For those looking for easy hiking with beautiful views in England, the North Norfolk Coastal Path has 46 miles of trail to explore. This National Trail can be linked with another national trail: the Peddars Way which adds up to 92 miles of trail altogether.
This Coastal path makes a brilliant easy 3 day hike. You can wild camp or get accommodations along the route. It takes in some stunning (but VERY FLAT) scenery, and a lot of wildlife. I highly recommend taking a decent SLR camera with a couple of lenses rather than a lightweight compact for this short trip. I used an 18-55 for my trip.
The walk starts in Hunstanton on the West and finishes in Cromer in The East, going through several nature reserves and long beaches. I do this about once a year, just because it is so wonderful. It is just as fabulous in winter (except in driving rain).
To be honest I can only give a flavour of this here but my blog posts capture it all in pictures. Whether you love or hate it probably depends on your motive for walking. This trail isn’t wild and it isn’t isolated. It takes in small towns and villages and while it is never far from civilization,it is still abounding in the beauty of nature.
As to wild camping. This can be an issue in England. It is possible, but you must be discreet and get off the main path, but still avoid farmers land unless you ask permission to put up tent or bivvy for the night.It is possible to also do so in the dunes and the woods, but again don’t be obvious, and if in doubt ask, or hide really If not wild camping, then lots of B&B’s and other places to stay.
The walk takes a fine coastal track from the centre of Hunstanton, and is soon meandering out to Thornham, where there are some superb examples of the remains of old piers when Thornham was a busy port.
From Thornham the main path goes inland. A nicer alternative goes along the road but allows you to go left down into the Titchwell Sanctuary where there are fine photo opportunities.
From here you head to Brancaster, and then via the coastal path to Burnham Norton and Burnham Ovary. Timing is everything here if you want to have a pub meal or a beer.
A fine detour round through Deepdale Marsh will get you to Burnham Ovary, another pretty little port. And then it is off to walk the Dunes and onto the large spread of Holkham Beach. You can also walk out to Scolt Head Island, but not when the tide is in, and again make sure you know the tide patterns, because you do NOT want to get stuck out there. Even on Holkham beach, you need to take care here if the tide is coming in because it is easily possible to get cut off and that is NOT a good thing.You have choices of all along the beach, or go through Holkham Woods, and both are good.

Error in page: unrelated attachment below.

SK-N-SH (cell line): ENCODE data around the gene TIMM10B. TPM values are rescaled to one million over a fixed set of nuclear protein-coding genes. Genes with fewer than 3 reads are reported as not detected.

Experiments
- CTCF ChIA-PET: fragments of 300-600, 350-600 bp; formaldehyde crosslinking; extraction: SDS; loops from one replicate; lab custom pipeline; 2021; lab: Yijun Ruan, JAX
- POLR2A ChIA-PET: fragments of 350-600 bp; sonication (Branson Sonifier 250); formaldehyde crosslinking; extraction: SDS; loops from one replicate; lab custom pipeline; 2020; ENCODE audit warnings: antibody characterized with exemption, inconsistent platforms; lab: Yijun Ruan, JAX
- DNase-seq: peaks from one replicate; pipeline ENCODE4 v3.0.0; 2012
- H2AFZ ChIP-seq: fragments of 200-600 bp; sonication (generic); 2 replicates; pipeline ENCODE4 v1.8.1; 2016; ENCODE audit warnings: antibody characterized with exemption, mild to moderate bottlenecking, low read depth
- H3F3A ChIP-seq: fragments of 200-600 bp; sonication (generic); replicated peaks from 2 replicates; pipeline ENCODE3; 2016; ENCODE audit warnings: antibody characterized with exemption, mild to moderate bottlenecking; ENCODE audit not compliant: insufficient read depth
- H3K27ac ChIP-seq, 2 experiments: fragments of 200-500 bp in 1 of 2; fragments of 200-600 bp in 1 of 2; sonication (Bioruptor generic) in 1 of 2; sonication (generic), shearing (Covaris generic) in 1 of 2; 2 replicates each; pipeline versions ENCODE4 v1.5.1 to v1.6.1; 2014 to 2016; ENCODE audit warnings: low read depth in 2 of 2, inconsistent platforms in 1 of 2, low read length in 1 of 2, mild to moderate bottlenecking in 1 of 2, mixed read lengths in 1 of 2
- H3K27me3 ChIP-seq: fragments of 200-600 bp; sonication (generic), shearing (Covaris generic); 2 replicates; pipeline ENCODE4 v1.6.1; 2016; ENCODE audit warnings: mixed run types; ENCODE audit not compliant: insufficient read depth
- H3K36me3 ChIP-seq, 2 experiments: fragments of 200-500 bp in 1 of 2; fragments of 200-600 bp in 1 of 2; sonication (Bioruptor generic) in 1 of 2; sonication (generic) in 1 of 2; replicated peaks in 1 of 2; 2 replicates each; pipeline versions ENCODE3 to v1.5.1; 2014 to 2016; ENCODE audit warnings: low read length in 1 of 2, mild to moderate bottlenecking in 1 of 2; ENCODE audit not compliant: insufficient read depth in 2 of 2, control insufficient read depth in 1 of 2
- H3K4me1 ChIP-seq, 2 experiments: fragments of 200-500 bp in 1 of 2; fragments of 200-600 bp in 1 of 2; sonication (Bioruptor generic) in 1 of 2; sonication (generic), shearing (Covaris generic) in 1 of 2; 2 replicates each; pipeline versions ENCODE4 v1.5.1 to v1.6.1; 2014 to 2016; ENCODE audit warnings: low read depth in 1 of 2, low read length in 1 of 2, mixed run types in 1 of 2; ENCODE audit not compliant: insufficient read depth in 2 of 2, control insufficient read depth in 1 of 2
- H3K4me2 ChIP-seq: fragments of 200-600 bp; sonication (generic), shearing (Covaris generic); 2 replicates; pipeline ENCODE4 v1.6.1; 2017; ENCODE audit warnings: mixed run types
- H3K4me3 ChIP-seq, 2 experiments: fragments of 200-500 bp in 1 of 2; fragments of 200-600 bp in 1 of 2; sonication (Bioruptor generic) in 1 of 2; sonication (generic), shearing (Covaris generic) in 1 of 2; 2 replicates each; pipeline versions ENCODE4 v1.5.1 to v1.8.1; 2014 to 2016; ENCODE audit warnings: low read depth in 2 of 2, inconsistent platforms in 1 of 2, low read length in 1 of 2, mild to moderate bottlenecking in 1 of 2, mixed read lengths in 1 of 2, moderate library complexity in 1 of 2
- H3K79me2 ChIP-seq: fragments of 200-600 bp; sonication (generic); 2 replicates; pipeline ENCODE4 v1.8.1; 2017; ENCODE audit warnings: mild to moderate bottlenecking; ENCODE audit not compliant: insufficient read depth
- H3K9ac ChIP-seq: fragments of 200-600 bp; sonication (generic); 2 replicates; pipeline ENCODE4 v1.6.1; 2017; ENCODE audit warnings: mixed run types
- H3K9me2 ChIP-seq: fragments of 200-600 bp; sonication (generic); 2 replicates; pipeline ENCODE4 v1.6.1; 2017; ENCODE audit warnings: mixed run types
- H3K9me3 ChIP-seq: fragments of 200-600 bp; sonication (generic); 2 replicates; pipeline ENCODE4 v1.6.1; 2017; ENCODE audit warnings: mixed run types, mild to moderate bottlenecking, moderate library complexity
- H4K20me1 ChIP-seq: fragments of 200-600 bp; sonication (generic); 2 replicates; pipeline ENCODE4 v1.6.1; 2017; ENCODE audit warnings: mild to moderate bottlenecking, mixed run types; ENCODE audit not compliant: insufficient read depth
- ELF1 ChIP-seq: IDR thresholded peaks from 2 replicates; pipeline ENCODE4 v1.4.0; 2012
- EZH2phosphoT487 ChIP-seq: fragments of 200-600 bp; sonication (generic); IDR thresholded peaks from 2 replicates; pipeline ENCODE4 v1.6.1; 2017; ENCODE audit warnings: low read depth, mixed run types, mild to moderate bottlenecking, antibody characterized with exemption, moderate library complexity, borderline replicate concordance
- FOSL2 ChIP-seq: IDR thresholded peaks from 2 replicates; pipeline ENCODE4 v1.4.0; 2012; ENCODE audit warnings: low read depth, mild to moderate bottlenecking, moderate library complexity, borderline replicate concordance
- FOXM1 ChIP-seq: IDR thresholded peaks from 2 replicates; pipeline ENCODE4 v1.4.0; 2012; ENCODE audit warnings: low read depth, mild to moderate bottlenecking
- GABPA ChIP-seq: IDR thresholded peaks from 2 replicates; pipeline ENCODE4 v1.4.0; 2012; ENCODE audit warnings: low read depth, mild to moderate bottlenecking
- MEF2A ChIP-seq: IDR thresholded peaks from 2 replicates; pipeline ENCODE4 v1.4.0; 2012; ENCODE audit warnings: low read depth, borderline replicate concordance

A short walk by the old miniature railway will take you into Wells-Next-The-Sea. Many places to look at here and some good pubs. If you don’t want to camp, there is the YHA which is a cheap option.
Leaving Wells, takes you out to Warham Greens and then Stiffkey Greens. Both part of the large wildfowl nature reserve, and can be rather wet underfoot if it has been raining.
After Stiffkey, you head via the Salt Marshes to Blakeney. As with all this path, depending upon time, there are lots of opportunities to detour, especially out to the dunes, but as with Holkham, take real care, because the marshes can be treacherous.
Blakeney can be a bit of a tourist trap. You can decide whether to do the loop to Blakeney Eye or go via Wiveton hall and get a cup of tea in the Café. I did, because the next bit is a very long trudge along the shale beach from Cley Eye to Wyebourne. Navigation is simple, but it is hard work underfoot. Eventually you will get to the Sheringham Cliffs and some rather lovely views. You can stay in Sheringham or crack on towards Cromer continuing along the cliff tops.
It is a quaint short trip. It is rural, it is English, it isn’t big hills, it isn’t long distance, it isn’t remote, it isn’t hardcore.It is quite easy. It is very pretty, and it probably is quite different for many.But walking isn’t only about wilderness and long trips. It is about the beauty and diversity of our planet.
This post was contributed by Gossamer Gear Trail Ambassador Andrew Walker